Roy Lichtenstein, Landscape with Boats
About This Work:
In Roy Lichtenstein’s Landscapes in the Chinese Style, Lichtenstein’s engagement with the Chinese landscape tradition, in this case the Chinese tradition of the Song Dynasty, appears to reflect both light-hearted irony and a more somber appreciation for the beauty of the form.
Lichtenstein was greatly influenced by Edgar Degas’ 1944 exhibition at the Metropolitan Museum. He was struck by Degas’ ability to suggest the features of a landscape with just a few strategic swathes of gray, thus allowing an unformed, nebulous shape to stand for exacting form.
This work is first a landscape: you can see a little boat in the corner where two men are trying to find their way. It’s very moving because of the disproportionate scale between the sea and the figure. On the other hand, this image is really quite abstract, the shapes dramatically flowing around the space. It summarizes many of the issues that interested Lichtenstein throughout his career, particularly this tension between the figurative and the abstract.
Lichtenstein re-interpreted the traditional scenes and motifs using his own established methods and materials. He reflects on the harmony and balance of the ancient works through his unmistakable and edgy lexicon of modern visual effects. Carefully stylized, Landscapes in the Chinese Style are formed with simulated Benday dots and block contours, rendered in hard, vivid color. The overt irony of his earlier Pop works cedes to aestheticism and formal delicacy: the Benday dots do not mimic the arbitrary techniques of commercial illustration, but rather appear in cloud-like patches that express the effervescence of space and form, as in this dreamy, abstract work called Landscape with Boats.
About The Artist:
Roy Lichtenstein (October 27, 1923 – September 29, 1997) was a prominent American pop artist. His work defined the basic premise of pop art better than any other through parody. Favoring the old-fashioned comic strip as subject matter, Lichtenstein produced hard-edged, precise compositions that documented while it parodied often in a tongue-in-cheek humorous manner.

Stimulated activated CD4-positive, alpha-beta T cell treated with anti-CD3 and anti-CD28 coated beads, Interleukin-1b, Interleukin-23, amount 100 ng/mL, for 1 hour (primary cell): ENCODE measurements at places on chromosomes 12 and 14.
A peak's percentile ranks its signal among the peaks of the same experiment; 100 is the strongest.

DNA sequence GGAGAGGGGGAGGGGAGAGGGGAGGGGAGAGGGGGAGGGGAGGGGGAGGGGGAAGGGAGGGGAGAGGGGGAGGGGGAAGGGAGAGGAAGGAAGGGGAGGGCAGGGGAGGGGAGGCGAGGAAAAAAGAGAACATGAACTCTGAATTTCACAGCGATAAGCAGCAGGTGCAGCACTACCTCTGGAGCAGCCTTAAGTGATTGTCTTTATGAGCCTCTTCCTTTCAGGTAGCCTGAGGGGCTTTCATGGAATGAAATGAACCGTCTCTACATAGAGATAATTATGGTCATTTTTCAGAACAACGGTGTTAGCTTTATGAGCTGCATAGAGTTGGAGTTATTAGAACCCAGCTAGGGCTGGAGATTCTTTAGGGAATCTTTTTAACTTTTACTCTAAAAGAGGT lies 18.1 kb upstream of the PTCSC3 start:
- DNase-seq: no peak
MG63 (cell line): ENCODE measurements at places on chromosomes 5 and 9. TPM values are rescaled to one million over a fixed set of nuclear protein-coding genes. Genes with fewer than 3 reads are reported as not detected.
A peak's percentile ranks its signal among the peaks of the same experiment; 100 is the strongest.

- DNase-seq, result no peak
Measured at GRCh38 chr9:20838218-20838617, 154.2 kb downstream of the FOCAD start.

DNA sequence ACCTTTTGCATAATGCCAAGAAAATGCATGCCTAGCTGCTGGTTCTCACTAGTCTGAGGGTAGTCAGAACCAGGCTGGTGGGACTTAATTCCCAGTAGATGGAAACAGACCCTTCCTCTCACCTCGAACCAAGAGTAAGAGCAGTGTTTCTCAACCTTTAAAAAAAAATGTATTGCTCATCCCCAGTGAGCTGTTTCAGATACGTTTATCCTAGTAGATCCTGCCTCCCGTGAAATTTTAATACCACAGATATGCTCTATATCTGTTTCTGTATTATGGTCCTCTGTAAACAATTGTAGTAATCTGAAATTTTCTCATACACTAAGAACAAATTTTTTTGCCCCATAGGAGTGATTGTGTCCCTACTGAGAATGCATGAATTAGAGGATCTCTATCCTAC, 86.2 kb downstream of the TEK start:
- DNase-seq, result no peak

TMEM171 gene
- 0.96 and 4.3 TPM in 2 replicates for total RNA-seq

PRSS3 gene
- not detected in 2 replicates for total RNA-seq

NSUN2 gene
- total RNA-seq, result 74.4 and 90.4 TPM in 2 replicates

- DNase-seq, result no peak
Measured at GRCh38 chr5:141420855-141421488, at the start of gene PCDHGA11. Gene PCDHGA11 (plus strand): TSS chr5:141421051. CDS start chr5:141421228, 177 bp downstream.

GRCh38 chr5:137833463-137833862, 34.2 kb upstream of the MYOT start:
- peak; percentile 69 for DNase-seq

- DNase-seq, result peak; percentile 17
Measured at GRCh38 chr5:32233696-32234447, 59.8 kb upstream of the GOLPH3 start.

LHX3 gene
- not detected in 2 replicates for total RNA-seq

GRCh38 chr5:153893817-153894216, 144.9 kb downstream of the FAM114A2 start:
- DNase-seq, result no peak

In 1961, Lichtenstein began his first pop paintings using cartoon images and techniques derived from the appearance of commercial printing. This phase would continue to 1965, and included the use of advertising imagery suggesting consumerism and homemaking. His first work to feature the large-scale use of hard-edged figures and Ben-Day dots was Look Mickey in 1961. This piece came from a challenge from one of his sons, who pointed to a Mickey Mouse comic book and said; “I bet you can’t paint as good as that, eh, Dad?”
Lichtenstein had his first one-man show at the Castelli gallery in 1962; the entire collection was bought by influential collectors before the show even opened. It was at this time, that Lichtenstein began to find fame not just in America, but worldwide. His work featured thick outlines, bold colors and Ben-Day dots to represent certain colors, as if created by photographic reproduction. However, rather than attempt to reproduce his subjects, his work tackled the way mass media portrays them.
In the 1970s and 1980s, his style began to loosen and he expanded on what he had done before. His style was replaced with more surreal works. His “mirror” paintings consist of sphere-shaped canvases with areas of color and dots. Lichtenstein also created a series of still lifes (paintings that show inanimate objects) in different styles during the 1970s. In the 1980s and 1990s, Lichtenstein began to mix and match styles. Often his works relied on optical (relating to vision) tricks, drawing his viewers into a debate over the nature of “reality.”
Lichtenstein’s work is included in numerous museums, such as the Albright-Knox Art Gallery, Buffalo, NY; Art Institute of Chicago, Chicago; Denver Art Museum, Denver; Metropolitan Museum of Art, NY; Foundation Beyeler, Basel, Switzerland; Museum of Contemporary Art, Los Angeles, Museum of Modern Art, New York; National Gallery of Art, Washington D.C.; Philadelphia Museum of Art, Philadelphia; Solomon R. Guggenheim Museum, New York; Stedelijk Museum, Amsterdam; and Whitney Museum of American Art, New York.
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